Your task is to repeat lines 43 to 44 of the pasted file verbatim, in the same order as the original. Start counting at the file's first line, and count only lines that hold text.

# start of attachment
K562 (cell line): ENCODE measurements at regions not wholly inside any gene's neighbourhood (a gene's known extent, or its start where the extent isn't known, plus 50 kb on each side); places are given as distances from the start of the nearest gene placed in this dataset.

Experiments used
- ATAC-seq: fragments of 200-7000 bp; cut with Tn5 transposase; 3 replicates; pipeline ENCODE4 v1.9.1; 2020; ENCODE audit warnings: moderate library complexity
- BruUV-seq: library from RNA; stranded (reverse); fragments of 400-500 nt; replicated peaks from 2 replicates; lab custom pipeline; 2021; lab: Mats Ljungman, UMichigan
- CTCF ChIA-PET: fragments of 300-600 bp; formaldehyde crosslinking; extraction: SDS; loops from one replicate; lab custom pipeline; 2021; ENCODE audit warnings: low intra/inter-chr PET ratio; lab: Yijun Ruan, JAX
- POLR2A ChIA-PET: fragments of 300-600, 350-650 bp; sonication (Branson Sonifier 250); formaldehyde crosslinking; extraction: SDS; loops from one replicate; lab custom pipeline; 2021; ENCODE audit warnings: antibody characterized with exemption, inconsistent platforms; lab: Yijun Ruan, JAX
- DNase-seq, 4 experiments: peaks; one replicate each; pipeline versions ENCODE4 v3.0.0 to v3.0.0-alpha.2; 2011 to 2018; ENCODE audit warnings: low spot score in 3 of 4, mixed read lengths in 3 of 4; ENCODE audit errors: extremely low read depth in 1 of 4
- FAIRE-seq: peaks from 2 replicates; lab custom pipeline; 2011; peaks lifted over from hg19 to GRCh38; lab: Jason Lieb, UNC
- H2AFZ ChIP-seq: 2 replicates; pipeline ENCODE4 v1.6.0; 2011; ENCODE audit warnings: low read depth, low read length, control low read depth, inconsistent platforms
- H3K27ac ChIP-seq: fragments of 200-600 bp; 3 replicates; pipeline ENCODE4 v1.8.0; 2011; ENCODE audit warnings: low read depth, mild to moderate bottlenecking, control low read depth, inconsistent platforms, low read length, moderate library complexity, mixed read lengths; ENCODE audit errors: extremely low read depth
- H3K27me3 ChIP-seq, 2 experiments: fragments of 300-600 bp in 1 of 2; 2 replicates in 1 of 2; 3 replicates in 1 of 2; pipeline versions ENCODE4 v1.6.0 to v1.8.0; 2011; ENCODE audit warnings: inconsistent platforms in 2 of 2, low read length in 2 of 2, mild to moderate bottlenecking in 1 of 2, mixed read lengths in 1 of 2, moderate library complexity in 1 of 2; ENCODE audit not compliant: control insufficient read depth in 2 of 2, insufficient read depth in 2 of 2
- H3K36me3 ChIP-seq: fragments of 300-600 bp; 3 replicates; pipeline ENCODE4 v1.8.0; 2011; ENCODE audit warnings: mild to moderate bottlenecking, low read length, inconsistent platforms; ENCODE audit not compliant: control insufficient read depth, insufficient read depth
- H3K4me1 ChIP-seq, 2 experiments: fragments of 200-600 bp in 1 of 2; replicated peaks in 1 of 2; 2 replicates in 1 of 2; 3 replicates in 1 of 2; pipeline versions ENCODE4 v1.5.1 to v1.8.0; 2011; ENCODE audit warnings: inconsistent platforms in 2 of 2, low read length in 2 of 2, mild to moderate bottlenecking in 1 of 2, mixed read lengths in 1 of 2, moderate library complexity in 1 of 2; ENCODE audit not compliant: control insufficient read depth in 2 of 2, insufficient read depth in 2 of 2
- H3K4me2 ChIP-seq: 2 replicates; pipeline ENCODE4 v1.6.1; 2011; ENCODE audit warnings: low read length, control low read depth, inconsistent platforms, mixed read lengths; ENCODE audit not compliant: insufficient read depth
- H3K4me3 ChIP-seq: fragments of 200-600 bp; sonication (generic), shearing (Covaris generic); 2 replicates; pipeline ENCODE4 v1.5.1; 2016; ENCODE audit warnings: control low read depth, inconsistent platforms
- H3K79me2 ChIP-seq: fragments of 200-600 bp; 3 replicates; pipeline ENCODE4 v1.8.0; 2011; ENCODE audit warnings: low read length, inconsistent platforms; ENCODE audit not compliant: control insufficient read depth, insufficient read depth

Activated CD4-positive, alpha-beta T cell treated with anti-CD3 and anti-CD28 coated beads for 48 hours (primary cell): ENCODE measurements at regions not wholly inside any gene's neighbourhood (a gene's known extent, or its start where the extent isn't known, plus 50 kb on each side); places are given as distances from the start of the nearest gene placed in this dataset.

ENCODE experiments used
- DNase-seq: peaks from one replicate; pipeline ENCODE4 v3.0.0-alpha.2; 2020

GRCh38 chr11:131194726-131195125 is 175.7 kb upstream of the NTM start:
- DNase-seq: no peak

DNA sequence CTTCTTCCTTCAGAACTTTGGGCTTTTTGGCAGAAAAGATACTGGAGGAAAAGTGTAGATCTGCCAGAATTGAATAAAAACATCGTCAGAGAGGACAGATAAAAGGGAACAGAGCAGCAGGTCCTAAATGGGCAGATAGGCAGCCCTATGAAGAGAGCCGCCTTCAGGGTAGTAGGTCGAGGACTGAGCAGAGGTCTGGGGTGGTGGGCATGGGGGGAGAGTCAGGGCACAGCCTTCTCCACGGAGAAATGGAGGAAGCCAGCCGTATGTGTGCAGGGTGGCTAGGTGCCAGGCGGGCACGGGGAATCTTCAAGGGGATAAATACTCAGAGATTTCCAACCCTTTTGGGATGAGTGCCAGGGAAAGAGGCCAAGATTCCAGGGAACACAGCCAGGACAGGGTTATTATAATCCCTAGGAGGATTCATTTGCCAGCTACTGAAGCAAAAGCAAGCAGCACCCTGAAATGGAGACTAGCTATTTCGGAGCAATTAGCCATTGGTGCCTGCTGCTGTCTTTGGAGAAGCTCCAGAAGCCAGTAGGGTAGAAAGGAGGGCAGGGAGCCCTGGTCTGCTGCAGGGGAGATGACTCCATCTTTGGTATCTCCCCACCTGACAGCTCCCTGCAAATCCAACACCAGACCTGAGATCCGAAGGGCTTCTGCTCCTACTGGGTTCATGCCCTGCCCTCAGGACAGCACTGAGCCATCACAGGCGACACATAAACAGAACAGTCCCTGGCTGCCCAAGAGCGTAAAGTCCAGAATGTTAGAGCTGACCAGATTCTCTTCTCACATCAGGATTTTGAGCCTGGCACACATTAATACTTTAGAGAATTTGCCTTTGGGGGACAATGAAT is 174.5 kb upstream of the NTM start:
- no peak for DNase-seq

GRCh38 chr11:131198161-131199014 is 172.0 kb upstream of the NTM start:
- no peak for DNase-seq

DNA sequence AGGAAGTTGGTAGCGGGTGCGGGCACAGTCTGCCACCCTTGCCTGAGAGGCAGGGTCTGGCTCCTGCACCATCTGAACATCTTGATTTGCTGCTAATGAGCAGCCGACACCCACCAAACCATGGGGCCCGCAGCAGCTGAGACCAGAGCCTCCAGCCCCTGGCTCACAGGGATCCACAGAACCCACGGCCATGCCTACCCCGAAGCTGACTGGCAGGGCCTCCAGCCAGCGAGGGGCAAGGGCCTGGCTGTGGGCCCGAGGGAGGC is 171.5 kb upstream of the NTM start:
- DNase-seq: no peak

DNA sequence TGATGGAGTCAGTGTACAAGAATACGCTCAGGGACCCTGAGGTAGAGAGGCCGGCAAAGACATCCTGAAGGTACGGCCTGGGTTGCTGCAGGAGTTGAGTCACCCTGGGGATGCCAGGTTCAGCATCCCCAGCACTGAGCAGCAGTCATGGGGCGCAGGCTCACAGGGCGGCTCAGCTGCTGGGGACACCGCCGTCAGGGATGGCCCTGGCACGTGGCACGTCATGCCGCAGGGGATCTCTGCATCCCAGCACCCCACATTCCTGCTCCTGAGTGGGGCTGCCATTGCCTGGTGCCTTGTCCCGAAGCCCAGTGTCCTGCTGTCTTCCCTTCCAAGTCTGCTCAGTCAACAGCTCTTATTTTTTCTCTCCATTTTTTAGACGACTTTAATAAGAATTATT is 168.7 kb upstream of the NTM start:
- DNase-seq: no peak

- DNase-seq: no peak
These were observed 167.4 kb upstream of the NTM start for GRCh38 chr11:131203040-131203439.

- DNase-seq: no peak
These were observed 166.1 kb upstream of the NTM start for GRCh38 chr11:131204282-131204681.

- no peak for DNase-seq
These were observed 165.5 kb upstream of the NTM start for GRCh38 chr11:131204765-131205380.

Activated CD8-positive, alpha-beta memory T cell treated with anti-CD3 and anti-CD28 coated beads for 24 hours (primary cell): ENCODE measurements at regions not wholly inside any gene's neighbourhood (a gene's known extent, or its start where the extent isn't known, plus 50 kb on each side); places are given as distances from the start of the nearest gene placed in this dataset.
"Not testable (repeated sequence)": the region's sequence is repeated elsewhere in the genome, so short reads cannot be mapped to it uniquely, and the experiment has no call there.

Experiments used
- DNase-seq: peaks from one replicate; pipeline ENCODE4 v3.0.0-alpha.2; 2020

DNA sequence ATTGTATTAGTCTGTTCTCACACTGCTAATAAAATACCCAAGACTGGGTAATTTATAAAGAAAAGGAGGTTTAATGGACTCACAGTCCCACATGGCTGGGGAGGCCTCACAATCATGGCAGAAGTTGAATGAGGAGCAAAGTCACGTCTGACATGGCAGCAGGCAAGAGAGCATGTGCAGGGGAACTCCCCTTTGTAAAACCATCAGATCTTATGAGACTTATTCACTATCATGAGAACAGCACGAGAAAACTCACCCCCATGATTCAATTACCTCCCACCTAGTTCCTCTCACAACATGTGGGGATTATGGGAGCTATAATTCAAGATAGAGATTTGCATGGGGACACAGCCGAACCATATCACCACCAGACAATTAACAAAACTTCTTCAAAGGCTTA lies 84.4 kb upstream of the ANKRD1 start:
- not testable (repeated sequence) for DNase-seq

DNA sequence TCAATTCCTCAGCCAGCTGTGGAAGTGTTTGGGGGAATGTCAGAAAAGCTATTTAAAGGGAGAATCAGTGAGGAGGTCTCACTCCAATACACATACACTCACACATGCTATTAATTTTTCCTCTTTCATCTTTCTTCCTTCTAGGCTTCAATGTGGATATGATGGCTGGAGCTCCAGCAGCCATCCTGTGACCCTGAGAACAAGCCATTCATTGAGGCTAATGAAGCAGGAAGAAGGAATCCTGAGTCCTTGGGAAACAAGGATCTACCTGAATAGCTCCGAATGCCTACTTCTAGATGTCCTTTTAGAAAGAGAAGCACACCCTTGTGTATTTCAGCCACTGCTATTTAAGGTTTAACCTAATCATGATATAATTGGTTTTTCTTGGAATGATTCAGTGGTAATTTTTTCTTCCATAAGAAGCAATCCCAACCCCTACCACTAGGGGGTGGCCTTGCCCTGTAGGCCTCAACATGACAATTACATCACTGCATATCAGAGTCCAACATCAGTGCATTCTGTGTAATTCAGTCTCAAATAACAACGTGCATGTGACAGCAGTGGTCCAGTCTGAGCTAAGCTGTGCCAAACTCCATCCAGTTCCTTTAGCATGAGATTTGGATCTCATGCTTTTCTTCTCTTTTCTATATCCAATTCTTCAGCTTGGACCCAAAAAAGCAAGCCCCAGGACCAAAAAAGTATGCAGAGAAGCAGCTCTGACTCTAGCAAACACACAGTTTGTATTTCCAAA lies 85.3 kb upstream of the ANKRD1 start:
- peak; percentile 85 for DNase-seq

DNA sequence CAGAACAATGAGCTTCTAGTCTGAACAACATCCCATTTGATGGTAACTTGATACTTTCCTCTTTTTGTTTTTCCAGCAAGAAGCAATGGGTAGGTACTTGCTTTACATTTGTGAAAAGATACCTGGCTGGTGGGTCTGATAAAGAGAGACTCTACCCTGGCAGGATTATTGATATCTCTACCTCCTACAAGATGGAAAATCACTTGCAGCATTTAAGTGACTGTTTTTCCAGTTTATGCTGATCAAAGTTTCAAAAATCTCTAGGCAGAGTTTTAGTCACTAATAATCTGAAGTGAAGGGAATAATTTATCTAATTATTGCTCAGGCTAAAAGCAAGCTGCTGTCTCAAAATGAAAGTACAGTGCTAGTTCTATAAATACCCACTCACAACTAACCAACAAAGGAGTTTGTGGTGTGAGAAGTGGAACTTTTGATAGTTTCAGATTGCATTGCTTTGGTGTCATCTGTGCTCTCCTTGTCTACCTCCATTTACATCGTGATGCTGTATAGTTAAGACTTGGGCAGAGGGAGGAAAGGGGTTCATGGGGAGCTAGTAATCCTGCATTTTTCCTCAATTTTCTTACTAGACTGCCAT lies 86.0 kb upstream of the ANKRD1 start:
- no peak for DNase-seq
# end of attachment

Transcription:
- peak; percentile 85 for DNase-seq

DNA sequence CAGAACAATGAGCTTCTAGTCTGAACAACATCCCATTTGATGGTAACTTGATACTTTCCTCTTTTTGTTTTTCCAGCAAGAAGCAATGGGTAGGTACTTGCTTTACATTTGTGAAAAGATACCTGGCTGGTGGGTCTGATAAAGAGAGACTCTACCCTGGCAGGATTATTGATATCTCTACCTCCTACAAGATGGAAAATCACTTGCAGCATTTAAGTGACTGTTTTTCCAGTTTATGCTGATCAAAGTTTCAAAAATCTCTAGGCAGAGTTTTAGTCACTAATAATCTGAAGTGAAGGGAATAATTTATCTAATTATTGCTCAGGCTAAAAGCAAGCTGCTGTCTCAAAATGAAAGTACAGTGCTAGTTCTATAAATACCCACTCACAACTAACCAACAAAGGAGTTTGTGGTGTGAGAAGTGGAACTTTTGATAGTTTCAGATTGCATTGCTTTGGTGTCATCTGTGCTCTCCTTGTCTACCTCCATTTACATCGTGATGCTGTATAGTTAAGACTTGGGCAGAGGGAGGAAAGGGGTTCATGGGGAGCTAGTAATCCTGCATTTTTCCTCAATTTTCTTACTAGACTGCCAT lies 86.0 kb upstream of the ANKRD1 start: